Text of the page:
Even though it lacks the details of bigger books such as Udi Levy's "The Lost Civilization of Petra" (a hardback book), it doesn't mean it lacks details altogether! I found this book to be a great source of information while I was travelling since it is small and stocked full of info on Petra, the Nabateans, and more. This book is loaded with colorful well-photographed pictures and lithographs, and lively-written text which makes reading it a breeze. I fit this book in my back pocket while in Petra and pulled it out to get details on things like the great cisterns and the waterway through the main siq. The section at the end of the book on modern plans to try and preserve Petra's vulnerable sandstone is very interesting... Electophoresis?!?! Wow!The book wraps up everything with a chronology at the end and a list of Nabataea's kings. A very enjoyable and informative read considering its small size... Big things do come in small packages!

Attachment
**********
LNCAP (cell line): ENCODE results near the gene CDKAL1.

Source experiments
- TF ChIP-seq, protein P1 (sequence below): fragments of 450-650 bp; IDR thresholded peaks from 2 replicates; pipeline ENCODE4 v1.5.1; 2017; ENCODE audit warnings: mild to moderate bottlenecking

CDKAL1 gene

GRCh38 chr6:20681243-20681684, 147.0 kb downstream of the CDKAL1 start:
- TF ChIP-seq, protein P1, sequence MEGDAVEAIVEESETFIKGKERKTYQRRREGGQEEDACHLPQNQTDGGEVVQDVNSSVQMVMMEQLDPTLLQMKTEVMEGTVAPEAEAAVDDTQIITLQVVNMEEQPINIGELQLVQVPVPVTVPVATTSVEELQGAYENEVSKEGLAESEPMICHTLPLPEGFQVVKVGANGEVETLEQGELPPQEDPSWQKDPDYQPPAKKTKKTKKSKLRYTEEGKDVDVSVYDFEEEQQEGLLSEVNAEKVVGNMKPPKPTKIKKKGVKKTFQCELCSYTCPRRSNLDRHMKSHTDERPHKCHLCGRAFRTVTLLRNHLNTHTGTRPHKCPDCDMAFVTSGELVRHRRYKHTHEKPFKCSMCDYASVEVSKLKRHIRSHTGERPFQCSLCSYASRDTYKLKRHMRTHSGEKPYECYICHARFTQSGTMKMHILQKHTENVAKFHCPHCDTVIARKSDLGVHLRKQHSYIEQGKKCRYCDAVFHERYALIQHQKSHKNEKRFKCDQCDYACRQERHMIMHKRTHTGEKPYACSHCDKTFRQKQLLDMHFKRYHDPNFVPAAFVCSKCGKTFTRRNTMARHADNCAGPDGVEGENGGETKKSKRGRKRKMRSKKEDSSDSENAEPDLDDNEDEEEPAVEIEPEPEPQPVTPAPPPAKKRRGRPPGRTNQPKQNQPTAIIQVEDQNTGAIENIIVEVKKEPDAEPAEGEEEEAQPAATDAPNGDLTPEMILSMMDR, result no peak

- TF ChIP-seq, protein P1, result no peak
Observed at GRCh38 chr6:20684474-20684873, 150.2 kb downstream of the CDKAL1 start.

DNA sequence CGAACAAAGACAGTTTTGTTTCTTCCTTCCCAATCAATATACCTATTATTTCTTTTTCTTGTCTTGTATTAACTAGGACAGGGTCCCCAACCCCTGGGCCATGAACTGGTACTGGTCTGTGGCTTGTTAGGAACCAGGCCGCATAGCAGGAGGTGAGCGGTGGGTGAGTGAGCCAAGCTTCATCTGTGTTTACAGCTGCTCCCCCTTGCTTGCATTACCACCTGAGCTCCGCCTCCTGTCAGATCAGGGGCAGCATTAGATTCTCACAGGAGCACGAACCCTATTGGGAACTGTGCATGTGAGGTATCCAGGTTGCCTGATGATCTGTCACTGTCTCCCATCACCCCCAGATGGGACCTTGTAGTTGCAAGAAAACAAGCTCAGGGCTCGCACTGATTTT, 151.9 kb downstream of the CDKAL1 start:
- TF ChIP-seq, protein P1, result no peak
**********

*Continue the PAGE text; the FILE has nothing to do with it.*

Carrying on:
Petra: Lost City of the Ancient World. "Petra's ancient